Indian rug and art aficionados will have a vast selection to bid on today, including a rare bronze sculpture of Gail Gardner and Sen. Barry Goldwater as Smoki dancers, at Smoki Museum's 15th annual auction of native craftsmanship.
Previews for the Navajo Rug and Indian Art Auction start at 9 a.m. and the art auction begins at 11 a.m. After a brief break, the Navajo rug auction begins at 1 p.m.
More than 300 rugs in all styles, sizes and price ranges - some vintage and some right off the loom - will go on the auction block, auction chair Linda Young said.
"People who are interested in vintage rugs like this auction. We have a good selection," she said.
Most of the older rugs are from the Prescott area and come from ranches, estates and ordinary people who want to downsize their households. Some rug bidding will start below $100 for smaller ones, while bidding for others may go all the way to $10,000 or more. Most are under the $1,000 price range, and the majority of the rugs are crafted by Arizona weavers from the Navajo Reservation, Young said.
Designs in the rugs, such as two gray mountains, hills and Chinle, are quite recognizable, Young said, and others are pictorials depicting life on the reservation in some way - cows, dance scenes, trucks - are in the auction collection. One rug has a train in it, Young said.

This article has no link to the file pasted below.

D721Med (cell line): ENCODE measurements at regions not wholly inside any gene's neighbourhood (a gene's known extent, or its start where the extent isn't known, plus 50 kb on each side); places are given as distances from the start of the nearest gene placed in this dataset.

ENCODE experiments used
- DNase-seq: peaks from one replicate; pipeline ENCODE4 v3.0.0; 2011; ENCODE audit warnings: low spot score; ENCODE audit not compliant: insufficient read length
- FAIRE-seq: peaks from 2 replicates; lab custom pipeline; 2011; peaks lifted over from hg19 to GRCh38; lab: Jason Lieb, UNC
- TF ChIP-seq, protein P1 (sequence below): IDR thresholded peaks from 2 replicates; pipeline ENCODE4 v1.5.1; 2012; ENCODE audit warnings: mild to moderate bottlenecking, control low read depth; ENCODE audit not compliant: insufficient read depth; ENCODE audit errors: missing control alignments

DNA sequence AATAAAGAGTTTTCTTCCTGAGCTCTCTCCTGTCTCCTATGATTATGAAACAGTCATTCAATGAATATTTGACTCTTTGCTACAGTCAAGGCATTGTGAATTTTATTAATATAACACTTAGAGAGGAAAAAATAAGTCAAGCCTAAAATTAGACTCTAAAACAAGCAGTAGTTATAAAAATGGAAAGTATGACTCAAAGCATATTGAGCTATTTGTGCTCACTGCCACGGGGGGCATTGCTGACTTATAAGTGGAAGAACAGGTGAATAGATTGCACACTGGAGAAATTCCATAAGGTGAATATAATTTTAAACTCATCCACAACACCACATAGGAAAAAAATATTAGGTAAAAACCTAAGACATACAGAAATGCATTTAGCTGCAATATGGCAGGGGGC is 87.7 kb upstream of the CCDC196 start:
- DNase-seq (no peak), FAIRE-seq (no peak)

"This is the time to collect," Young said, because the "prices are right. "Five years ago, the prices were much higher than now," because of the economic recession.
Ages of rugs may date back to the 1880s, and newer ones may have been finished just last week. Some may have been crafted by master weavers and others by beginners. A number of the weavers will be on hand today to meet the public.
"Exciting things" among art pieces will be up for bid, one of which is the 12-inch-high bronze sculpture - "The Dancers" - depicting Gardner, a founder of the Smoki People, and Smoki People member Goldwater as Smoki dancers. This sculpture has been in the hands of a private collector.
It is a very rare piece and was number 3 in a casting of only 24, Cindy Gresser, executive director of Smoki Museum said. Local artist Pat Haptonstall created the piece in 1986, and the museum has the provenance - when it was created and who has owned it - of the sculpture, Young said.
The art auction will also offer an 18-inch bronze of a Pueblo woman holding a basket of corn, and a Mohave Indian effigy pot, "in perfect condition," that is a figure wearing a bead necklace and earrings and has marks indicating tattoos on its face.
Beyond these pieces, the art auction also features jewelry, such as squash blossom and heishi necklaces, pottery, baskets, kachinas and pipes.
The event is free and open to the public. The museum is located at 147 N. Arizona Ave. Registered bidders wil get 10 percent off in the museum's Trading Post Gift Shop. For more information about the annual rug and art auction, call the museum at 445-1230 or log onto www.smokimuseum.org.